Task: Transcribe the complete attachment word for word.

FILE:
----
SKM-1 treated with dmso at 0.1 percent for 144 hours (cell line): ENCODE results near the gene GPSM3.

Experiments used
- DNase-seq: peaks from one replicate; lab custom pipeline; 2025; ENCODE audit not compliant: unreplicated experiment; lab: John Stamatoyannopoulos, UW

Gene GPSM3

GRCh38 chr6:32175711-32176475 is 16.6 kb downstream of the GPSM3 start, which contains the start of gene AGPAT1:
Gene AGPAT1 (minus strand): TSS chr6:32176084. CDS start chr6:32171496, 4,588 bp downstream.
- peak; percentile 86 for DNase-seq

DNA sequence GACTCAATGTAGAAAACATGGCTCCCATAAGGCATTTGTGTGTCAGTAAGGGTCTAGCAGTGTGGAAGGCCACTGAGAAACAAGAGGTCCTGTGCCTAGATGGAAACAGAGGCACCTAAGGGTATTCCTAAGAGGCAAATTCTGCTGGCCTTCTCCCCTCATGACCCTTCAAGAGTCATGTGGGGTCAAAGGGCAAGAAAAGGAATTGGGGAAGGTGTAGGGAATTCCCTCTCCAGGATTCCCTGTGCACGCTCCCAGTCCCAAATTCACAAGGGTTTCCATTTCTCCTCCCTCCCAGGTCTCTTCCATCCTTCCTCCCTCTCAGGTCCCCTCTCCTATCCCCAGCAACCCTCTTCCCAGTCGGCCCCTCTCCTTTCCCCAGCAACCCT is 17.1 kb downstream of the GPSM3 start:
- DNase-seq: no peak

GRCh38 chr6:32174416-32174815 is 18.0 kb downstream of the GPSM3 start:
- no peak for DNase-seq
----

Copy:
SKM-1 treated with dmso at 0.1 percent for 144 hours (cell line): ENCODE results near the gene GPSM3.

Experiments used
- DNase-seq: peaks from one replicate; lab custom pipeline; 2025; ENCODE audit not compliant: unreplicated experiment; lab: John Stamatoyannopoulos, UW

Gene GPSM3

GRCh38 chr6:32175711-32176475 is 16.6 kb downstream of the GPSM3 start, which contains the start of gene AGPAT1:
Gene AGPAT1 (minus strand): TSS chr6:32176084. CDS start chr6:32171496, 4,588 bp downstream.
- peak; percentile 86 for DNase-seq

DNA sequence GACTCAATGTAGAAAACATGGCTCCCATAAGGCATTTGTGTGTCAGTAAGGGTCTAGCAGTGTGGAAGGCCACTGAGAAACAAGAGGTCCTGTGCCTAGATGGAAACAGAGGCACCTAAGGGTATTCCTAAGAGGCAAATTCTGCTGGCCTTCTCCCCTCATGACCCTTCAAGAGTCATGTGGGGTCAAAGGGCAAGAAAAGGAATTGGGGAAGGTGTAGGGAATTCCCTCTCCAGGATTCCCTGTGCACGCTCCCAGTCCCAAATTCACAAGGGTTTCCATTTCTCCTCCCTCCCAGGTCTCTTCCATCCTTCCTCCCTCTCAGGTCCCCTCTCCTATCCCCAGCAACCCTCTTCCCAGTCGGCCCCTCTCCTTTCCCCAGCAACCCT is 17.1 kb downstream of the GPSM3 start:
- DNase-seq: no peak

GRCh38 chr6:32174416-32174815 is 18.0 kb downstream of the GPSM3 start:
- no peak for DNase-seq